Iron sucrose and ferric carboxymaltose: no correlation between physicochemical stability and biological activity

Significance Statement

Intravenous iron preparations are widely used for the treatment of renal anemia. In an earlier in vitro study with iron sucrose in liver parenchyma HepG2-cells we predicted a possible iron accumulation in the liver and a T2*-MRI study demonstrated iron deposition in the liver and other tissues in hemodialysis patients receiving iron sucrose and ferric gluconate after longtime treatment with intravenous iron. Importantly, iron overload was not detectable by laboratory blood tests. This clearly demonstrates that findings from preclinical studies can often predict the in vivo situation. With ferric carboxymaltose, which launched on the market recently, so far no reports exist about possible iron deposition. Therefore, we performed a non-clinical study with iron sucrose and ferric carboxymaltose and found that in contrast to iron sucrose, ferric carboxymaltose is not incorporated by liver parenchyma cell. These findings indicate that liver iron overload with ferric carboxymaltose is very unlikely. Chemical stability of ferric carboyxmaltose is higher compared to iron sucrose, but interestingly biostability order was reversed in human serum.  In addition, ascorbic acid, which is discussed as an adjuvant therapy to improve iron availability, showed an increase in transferrin saturation with iron sucrose, but a decrease with ferric carboxymaltose, which may have implications on hepcidin expression in vivo.

ferric carboxymaltose










Journal Reference

Praschberger M, Haider K, Cornelius C, Schitegg M, Sturm B, Goldenberg H, Scheiber-Mojdehkar B. Biometals. 2015 ;28(1):35-50.

Department of Medical Chemistry, Medical University of Vienna, Waehringerstr. 10, 1090, Vienna, Austria.


Intravenous iron preparations, like iron sucrose (IS) and ferric carboxymaltose (FCM) differ in their physicochemical stability. Thus differences in storage and utilization can be expected and were investigated in a non-clinical study in liver parenchyma HepG2-cells and THP-1 macrophages as models for toxicological and pharmacological target cells. HepG2-cells incorporated significant amounts of IS, elevated the labile iron pool (LIP) and ferritin and stimulated iron release. HepG2-cells had lower basal cellular iron and ferritin content than THP-1 macrophages, which showed only marginal accumulation of IS and FCM. However, FCM increased the LIP up to twofold and significantly elevated ferritin within 24 h in HepG2-cells. IS and FCM were non-toxic for HepG2-cells and THP-1 macrophages were more sensitive to FCM compared to IS at all concentrations tested. In a cell-free environment redox-active iron was higher with IS than FCM. Biostability testing via assessment of direct transfer to serum transferrin did not reflect the chemical stability of the complexes (i.e., FCM > IS). Effect of vitamin C on mobilisation to transferrin was an increase with IS and interestingly a decrease with FCM. In conclusion, FCM has low bioavailability for liver parenchyma cells, therefore liver iron deposition is unlikely. Ascorbic acid reduces transferrin-chelatable iron from ferric carboxymaltose, thus effects on hepcidin expression should be investigated in clinical studies.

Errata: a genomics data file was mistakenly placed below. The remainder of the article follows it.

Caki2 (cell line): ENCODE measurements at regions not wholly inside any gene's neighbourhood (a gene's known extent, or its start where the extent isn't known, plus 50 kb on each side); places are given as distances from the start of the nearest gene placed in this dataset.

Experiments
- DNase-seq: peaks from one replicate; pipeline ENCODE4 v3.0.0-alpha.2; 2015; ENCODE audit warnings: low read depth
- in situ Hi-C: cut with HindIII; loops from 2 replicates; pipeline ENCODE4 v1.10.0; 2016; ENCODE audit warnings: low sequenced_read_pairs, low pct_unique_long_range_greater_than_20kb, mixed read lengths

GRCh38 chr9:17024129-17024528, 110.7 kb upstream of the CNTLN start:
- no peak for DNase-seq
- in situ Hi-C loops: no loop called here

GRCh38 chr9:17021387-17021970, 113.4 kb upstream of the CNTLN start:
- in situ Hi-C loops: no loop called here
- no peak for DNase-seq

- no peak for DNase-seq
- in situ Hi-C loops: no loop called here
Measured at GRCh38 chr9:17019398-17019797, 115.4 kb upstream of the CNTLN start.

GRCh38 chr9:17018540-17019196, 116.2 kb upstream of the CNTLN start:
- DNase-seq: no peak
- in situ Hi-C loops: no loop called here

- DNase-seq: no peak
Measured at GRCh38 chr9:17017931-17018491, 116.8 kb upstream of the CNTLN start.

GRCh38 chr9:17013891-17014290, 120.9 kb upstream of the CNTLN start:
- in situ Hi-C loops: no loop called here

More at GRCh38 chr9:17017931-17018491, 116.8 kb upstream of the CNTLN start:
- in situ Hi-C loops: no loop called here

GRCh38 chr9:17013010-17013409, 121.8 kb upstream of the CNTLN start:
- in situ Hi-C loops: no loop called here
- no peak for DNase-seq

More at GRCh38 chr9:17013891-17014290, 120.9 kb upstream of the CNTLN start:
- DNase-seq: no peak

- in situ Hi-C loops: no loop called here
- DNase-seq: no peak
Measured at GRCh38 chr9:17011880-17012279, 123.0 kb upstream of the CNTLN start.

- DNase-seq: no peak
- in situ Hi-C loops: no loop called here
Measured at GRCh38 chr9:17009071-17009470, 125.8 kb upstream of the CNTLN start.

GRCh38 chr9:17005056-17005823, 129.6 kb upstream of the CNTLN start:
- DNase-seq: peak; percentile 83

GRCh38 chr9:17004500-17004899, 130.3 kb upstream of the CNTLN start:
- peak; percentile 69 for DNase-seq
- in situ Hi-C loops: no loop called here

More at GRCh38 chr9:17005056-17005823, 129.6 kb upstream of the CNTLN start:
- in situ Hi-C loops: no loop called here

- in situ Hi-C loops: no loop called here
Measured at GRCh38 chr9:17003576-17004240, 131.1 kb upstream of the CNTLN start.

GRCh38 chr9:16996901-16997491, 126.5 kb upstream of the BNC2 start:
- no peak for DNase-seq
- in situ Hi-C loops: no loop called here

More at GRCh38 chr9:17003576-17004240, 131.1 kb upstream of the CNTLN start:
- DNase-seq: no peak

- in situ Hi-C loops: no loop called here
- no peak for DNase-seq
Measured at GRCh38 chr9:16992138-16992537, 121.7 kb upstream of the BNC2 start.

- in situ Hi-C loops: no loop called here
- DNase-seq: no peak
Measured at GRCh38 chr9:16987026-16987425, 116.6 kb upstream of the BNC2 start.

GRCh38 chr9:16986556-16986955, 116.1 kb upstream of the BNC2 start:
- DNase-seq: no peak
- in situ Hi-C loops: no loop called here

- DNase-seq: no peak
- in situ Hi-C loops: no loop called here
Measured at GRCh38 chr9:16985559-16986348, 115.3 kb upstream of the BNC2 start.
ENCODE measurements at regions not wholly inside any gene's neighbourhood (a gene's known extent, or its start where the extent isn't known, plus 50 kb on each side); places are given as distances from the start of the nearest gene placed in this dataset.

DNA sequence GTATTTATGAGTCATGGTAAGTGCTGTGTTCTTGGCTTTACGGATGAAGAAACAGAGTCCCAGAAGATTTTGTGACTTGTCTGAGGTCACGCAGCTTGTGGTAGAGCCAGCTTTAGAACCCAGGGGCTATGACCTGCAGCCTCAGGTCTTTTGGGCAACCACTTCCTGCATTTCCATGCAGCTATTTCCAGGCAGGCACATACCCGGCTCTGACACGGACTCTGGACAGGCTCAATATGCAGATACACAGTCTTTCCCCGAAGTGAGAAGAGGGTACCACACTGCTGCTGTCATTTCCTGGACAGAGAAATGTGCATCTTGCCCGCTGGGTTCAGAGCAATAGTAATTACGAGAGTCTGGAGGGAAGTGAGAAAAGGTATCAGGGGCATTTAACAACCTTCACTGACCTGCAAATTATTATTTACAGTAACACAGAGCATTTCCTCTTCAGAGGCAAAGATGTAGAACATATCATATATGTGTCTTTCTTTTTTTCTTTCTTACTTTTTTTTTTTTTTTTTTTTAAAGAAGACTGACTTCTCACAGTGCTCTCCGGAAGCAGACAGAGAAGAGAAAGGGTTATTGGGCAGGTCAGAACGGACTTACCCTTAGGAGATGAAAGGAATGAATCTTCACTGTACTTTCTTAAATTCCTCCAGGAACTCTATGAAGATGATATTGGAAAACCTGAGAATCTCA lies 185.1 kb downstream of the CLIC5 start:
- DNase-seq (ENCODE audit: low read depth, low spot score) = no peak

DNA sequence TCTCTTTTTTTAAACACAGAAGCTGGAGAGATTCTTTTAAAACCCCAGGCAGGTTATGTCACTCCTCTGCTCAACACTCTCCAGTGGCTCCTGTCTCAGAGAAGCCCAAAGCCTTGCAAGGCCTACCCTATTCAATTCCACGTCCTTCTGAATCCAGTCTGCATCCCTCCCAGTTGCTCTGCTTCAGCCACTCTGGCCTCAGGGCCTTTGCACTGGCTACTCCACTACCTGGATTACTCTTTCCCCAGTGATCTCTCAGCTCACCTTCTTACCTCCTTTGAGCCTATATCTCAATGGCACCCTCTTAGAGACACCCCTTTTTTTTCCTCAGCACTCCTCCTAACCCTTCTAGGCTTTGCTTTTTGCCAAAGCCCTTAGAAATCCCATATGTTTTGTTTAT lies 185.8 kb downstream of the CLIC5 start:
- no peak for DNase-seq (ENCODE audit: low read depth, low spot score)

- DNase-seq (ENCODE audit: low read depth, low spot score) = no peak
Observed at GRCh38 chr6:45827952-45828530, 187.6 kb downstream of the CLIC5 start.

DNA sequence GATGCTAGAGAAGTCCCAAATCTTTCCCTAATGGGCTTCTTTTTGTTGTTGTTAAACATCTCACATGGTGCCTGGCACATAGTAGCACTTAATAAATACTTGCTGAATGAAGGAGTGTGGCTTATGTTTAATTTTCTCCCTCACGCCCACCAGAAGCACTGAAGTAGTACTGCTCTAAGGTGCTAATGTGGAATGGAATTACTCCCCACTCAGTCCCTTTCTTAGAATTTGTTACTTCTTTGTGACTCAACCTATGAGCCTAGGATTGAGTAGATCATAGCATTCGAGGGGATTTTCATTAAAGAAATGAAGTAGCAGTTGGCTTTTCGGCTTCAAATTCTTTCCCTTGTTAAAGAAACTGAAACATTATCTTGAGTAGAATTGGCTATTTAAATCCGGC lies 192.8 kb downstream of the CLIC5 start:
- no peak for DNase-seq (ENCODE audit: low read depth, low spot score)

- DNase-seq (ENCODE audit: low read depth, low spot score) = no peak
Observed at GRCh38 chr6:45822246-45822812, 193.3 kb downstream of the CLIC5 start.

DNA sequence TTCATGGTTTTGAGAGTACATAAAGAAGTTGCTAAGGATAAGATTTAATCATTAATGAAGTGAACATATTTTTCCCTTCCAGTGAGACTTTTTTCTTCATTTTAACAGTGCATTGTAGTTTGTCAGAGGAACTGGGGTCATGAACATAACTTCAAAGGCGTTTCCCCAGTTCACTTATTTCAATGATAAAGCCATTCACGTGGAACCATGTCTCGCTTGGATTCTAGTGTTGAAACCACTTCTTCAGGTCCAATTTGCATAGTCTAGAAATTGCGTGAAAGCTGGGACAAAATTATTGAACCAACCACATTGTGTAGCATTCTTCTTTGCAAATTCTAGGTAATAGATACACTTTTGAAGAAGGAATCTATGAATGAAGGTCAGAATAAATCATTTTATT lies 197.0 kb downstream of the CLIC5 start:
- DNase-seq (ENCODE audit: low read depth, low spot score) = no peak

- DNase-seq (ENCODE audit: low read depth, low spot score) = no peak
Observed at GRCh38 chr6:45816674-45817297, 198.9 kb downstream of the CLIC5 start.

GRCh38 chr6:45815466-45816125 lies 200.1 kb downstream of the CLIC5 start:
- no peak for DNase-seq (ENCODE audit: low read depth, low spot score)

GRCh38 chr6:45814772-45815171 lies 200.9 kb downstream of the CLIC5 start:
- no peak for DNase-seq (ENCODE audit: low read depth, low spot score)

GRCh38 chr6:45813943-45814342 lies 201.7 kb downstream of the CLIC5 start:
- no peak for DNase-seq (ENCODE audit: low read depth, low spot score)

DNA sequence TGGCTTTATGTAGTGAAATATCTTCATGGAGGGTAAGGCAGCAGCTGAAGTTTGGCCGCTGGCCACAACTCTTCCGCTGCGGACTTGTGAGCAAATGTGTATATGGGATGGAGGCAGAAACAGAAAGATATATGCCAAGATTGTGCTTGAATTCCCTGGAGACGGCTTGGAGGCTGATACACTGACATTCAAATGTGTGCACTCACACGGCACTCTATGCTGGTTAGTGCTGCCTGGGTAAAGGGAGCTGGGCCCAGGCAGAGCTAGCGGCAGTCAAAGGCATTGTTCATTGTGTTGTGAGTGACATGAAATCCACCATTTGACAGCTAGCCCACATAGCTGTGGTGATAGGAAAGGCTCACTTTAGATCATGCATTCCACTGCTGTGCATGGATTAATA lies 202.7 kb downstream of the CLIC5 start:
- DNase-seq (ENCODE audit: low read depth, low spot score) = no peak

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About the Authors

This study was performed by Prof. Barbara Scheiber-Mojdehkar`s team at the Department of Medical Chemistry at the Medical University in Vienna.  Scheiber-Mojdehkar`s work focuses on several aspects of iron metabolism, especially on treatment of iron deficiency in haemodialysis patients.  Most patients require administration of intravenous iron preparations to treat renal anaemia. Although available intravenous iron preparations are clinically effective, significant morbidity from both dose–dependent and –independent side effects have been reported.  In her research, she focuses on influence of intravenous iron compounds (in use or under development) on cellular iron metabolism and biostability of iron preparations in non-clinical studies.

Contact : Barbara Scheiber-Mojdehkar, Department of Medical Chemisty , Medical University of Vienna, Waehringerstr. 10, A-1090 Vienna, Austria

Email: [email protected]

Barbara Scheiber-Mojdehkar